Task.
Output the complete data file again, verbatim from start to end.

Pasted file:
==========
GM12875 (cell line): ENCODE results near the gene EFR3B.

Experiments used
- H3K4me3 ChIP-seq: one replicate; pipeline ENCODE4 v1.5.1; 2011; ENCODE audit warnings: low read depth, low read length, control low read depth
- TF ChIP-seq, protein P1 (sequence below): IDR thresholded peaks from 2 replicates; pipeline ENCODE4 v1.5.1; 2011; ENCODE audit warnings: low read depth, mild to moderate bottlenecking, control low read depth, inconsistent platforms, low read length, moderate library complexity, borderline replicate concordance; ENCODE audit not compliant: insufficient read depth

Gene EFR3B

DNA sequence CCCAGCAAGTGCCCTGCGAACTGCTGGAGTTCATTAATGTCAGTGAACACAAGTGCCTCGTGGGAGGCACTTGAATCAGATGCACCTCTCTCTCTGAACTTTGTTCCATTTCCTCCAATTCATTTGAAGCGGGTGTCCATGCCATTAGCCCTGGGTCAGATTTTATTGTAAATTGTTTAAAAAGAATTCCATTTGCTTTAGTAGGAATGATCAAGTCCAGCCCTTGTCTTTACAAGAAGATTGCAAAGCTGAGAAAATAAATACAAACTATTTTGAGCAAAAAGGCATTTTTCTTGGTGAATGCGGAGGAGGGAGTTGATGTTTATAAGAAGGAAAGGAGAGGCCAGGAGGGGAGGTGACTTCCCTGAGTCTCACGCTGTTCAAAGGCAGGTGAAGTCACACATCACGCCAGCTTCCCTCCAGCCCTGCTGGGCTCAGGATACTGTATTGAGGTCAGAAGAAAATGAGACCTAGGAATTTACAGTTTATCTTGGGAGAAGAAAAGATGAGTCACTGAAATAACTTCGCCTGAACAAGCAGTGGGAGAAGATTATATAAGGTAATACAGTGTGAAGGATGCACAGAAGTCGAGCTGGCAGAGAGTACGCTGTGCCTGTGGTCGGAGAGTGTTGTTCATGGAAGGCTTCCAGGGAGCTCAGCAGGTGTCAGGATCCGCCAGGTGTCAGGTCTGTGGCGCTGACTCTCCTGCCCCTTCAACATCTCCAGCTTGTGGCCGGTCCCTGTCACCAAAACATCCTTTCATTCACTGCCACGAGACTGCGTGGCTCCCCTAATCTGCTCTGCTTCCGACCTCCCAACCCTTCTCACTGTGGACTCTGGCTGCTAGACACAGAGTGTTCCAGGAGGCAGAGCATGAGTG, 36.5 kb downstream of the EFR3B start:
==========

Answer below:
GM12875 (cell line): ENCODE results near the gene EFR3B.

Experiments used
- H3K4me3 ChIP-seq: one replicate; pipeline ENCODE4 v1.5.1; 2011; ENCODE audit warnings: low read depth, low read length, control low read depth
- TF ChIP-seq, protein P1 (sequence below): IDR thresholded peaks from 2 replicates; pipeline ENCODE4 v1.5.1; 2011; ENCODE audit warnings: low read depth, mild to moderate bottlenecking, control low read depth, inconsistent platforms, low read length, moderate library complexity, borderline replicate concordance; ENCODE audit not compliant: insufficient read depth

Gene EFR3B

DNA sequence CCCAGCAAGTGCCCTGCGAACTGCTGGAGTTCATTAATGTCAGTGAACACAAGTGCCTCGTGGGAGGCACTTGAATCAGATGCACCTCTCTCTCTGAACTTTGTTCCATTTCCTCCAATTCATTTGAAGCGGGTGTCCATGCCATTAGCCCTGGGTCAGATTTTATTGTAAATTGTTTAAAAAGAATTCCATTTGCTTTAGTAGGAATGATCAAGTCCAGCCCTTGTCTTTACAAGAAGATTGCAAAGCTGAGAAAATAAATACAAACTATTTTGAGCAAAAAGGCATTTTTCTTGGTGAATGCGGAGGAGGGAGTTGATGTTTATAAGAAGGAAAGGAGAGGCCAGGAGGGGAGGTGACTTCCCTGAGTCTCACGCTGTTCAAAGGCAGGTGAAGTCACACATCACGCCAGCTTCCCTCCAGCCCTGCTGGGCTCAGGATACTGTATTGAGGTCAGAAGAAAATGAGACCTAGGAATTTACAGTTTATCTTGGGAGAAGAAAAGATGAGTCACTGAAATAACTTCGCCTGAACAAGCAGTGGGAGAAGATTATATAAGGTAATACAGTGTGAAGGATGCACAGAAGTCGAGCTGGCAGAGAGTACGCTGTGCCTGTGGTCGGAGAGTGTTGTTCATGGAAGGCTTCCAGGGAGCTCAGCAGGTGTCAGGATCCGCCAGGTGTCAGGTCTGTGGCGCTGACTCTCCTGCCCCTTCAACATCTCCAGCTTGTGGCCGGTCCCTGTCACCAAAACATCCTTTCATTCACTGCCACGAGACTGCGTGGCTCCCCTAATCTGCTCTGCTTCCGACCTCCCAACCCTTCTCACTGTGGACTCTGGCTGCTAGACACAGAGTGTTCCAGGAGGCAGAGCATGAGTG, 36.5 kb downstream of the EFR3B start: